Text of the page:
Miami faces allegations of serious NCAA violations

By David Hyde
McClatchy Newspapers

At a time of new beginnings, they’re slapped with new allegations.

Payments. Prostitutes. A booster gone wild. In a year about tomorrow’s hope, they’re blindsided by yesterday’s reported dopes. Allegations about basketball coaches. Football players. Maybe the university president, too.

The University of Miami is back in the headlines in every way it doesn’t want with former players making claims, athletic leaders playing defense and the school’s image chained to cheats again and dragged around the country.

In a story that raises as many questions as it answered, Yahoo! Sports alleges Miami committed major NCAA infractions primarily through the salacious spending and South Beach sins of former booster and convicted Ponzi schemer Nevin Shapiro.

To simplify the story, imagine Shapiro playing the Jose Canseco role of the jilted lover with all sorts of baggage who could be dropping the full truth on everyone. And to condense the story to Shapiro’s most concrete claims: 1. Former basketball coaches Frank Haith and assistant Jake Morton have some answering to do about Shapiro saying he allegedly paid $10,000 to get recruit DaQuan Jones. 2. Several former football players will be questioned by the NCAA about payments Shapiro told Yahoo! Sports they received from Shapiro and his partner and player-agent Michael Huyghue.

But the crux of the questions starts with Miami President Donna Shalala and former Athletic Director Paul Dee: What did they know about Shapiro, and why didn’t they know more? Miami thought enough of Shapiro and his money at one point to put his name and etched picture on the players’ lounge. As soon as word of his Ponzi scheme broke a couple of years ago, the name came off, the picture went down.

But Miami will have a hard time selling a case of complete ignorance here. A rogue booster shelling out money for strippers, cars, meals, jewelry, televisions and sex parties with prostitutes is one thing. A booster with his name on the players’ lounge is another matter.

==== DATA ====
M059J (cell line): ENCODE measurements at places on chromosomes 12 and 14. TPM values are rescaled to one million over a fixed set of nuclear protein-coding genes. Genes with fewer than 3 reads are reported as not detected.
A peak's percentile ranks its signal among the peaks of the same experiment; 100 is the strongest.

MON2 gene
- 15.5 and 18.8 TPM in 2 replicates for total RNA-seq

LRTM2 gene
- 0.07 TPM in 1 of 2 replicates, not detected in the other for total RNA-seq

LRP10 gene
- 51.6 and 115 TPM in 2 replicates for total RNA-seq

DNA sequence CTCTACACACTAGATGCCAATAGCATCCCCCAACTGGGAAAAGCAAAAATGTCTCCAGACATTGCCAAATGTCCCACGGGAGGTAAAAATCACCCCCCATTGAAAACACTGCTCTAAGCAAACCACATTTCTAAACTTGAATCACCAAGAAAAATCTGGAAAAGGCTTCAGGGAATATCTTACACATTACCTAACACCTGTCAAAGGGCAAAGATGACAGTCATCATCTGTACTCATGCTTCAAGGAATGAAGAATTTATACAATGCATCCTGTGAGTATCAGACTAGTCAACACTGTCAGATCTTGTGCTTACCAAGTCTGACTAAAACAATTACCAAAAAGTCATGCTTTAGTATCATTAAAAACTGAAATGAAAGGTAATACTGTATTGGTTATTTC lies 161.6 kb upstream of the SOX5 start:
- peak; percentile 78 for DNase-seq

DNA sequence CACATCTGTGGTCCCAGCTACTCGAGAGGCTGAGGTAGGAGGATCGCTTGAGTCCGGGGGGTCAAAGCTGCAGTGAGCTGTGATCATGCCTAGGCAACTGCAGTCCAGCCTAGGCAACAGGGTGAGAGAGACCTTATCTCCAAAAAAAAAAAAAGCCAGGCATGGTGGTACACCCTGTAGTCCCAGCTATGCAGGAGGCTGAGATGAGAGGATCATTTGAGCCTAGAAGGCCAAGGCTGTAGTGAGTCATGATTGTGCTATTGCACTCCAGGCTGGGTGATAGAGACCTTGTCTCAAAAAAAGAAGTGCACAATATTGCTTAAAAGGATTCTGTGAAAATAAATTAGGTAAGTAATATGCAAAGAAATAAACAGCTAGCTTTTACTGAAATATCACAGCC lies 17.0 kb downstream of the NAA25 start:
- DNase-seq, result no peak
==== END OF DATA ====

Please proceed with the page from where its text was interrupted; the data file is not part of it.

Now perhaps it’s understood why when Randy Shannon took over the football program from Larry Coker, Shalala’s primary mission statement to him was to clean up the program.

Neither former head coaches Shannon nor Coker is implicated. But Shapiro says assistants Clint Hurtt, Jeff Stoutland and Aubrey Hill are.

Who knows what or who else will tumble out in coming days and weeks? NCAA investigators are on Miami’s campus. And the damage to the program’s image, if not its future, is clear from Shapiro’s claim that Vince Wilfork took payouts to sign with the player agency to Tyrone Moss reportedly confirming he took a $1,000 handout.

You think football coach Al Golden wants to hear about this on the edge of his first season? Or new basketball coach Jim Larranaga wants to deal with this before he’s even coached a game?

The NCAA has a lot of sorting out to do here, a lot of concluding how much of this was the work of a crazy booster and how much Miami should have policed on its own.

Here’s the crazy part: The Miami athletic director for much of this time, Paul Dee, now heads the NCAA’s investigative committee. Or, well, he did head the committee as far as this investigation is concerned. Some of the allegations are more salacious than substantive.

As the story reads, “Shapiro named 39 Miami players or prospective recruits” who had prostitutes paid for by Shapiro. But the story only confirmed it with two of them. And they’re not named. So a lot of these allegations start with Shapiro.

Who is he exactly? What is his motivation here? The only thing for certain is Miami athletics has a cloud hanging over it in a way it hasn’t for a while.

This was supposed to be a time of new beginnings. Instead, it’s time for old headlines.